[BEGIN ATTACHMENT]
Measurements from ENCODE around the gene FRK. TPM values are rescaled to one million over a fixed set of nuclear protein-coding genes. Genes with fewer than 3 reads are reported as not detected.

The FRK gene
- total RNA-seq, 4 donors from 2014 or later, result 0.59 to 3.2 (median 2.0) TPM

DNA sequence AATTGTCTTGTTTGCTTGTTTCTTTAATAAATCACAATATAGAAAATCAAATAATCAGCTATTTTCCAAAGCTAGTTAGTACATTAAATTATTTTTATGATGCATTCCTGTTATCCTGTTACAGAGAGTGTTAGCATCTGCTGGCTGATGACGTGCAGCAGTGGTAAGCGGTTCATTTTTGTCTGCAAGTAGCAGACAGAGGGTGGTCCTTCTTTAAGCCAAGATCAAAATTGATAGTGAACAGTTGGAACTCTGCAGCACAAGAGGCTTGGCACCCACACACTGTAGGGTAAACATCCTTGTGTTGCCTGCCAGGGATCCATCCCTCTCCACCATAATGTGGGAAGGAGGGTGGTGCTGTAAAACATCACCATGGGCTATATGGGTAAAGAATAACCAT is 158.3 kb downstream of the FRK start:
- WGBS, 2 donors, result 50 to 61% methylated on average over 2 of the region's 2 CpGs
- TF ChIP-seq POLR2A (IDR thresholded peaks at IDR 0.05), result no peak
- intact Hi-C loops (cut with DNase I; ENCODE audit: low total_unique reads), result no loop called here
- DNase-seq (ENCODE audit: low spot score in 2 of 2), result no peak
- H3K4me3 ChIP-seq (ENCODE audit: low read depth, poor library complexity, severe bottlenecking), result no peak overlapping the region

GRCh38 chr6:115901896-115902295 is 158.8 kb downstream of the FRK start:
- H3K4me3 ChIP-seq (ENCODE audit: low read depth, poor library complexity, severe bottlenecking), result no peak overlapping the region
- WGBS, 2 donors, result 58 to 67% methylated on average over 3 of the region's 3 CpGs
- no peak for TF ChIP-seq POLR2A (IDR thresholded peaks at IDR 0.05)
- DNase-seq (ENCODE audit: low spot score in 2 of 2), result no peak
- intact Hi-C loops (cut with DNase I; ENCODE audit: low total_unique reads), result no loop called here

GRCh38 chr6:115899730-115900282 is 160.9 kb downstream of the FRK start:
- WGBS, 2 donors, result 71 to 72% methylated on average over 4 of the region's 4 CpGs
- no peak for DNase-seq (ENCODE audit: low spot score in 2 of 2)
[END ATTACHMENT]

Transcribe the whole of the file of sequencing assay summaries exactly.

Measurements from ENCODE around the gene FRK. TPM values are rescaled to one million over a fixed set of nuclear protein-coding genes. Genes with fewer than 3 reads are reported as not detected.

The FRK gene
- total RNA-seq, 4 donors from 2014 or later, result 0.59 to 3.2 (median 2.0) TPM

DNA sequence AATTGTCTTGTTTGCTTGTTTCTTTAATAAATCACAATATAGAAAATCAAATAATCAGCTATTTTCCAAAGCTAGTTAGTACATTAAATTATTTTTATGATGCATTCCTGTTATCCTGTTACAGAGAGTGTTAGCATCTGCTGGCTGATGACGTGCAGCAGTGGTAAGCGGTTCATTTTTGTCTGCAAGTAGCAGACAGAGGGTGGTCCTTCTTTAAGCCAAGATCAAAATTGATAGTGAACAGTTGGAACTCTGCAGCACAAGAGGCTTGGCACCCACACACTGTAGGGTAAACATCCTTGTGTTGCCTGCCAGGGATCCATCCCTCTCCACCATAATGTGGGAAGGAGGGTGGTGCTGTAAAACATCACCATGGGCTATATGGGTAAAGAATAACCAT is 158.3 kb downstream of the FRK start:
- WGBS, 2 donors, result 50 to 61% methylated on average over 2 of the region's 2 CpGs
- TF ChIP-seq POLR2A (IDR thresholded peaks at IDR 0.05), result no peak
- intact Hi-C loops (cut with DNase I; ENCODE audit: low total_unique reads), result no loop called here
- DNase-seq (ENCODE audit: low spot score in 2 of 2), result no peak
- H3K4me3 ChIP-seq (ENCODE audit: low read depth, poor library complexity, severe bottlenecking), result no peak overlapping the region

GRCh38 chr6:115901896-115902295 is 158.8 kb downstream of the FRK start:
- H3K4me3 ChIP-seq (ENCODE audit: low read depth, poor library complexity, severe bottlenecking), result no peak overlapping the region
- WGBS, 2 donors, result 58 to 67% methylated on average over 3 of the region's 3 CpGs
- no peak for TF ChIP-seq POLR2A (IDR thresholded peaks at IDR 0.05)
- DNase-seq (ENCODE audit: low spot score in 2 of 2), result no peak
- intact Hi-C loops (cut with DNase I; ENCODE audit: low total_unique reads), result no loop called here

GRCh38 chr6:115899730-115900282 is 160.9 kb downstream of the FRK start:
- WGBS, 2 donors, result 71 to 72% methylated on average over 4 of the region's 4 CpGs
- no peak for DNase-seq (ENCODE audit: low spot score in 2 of 2)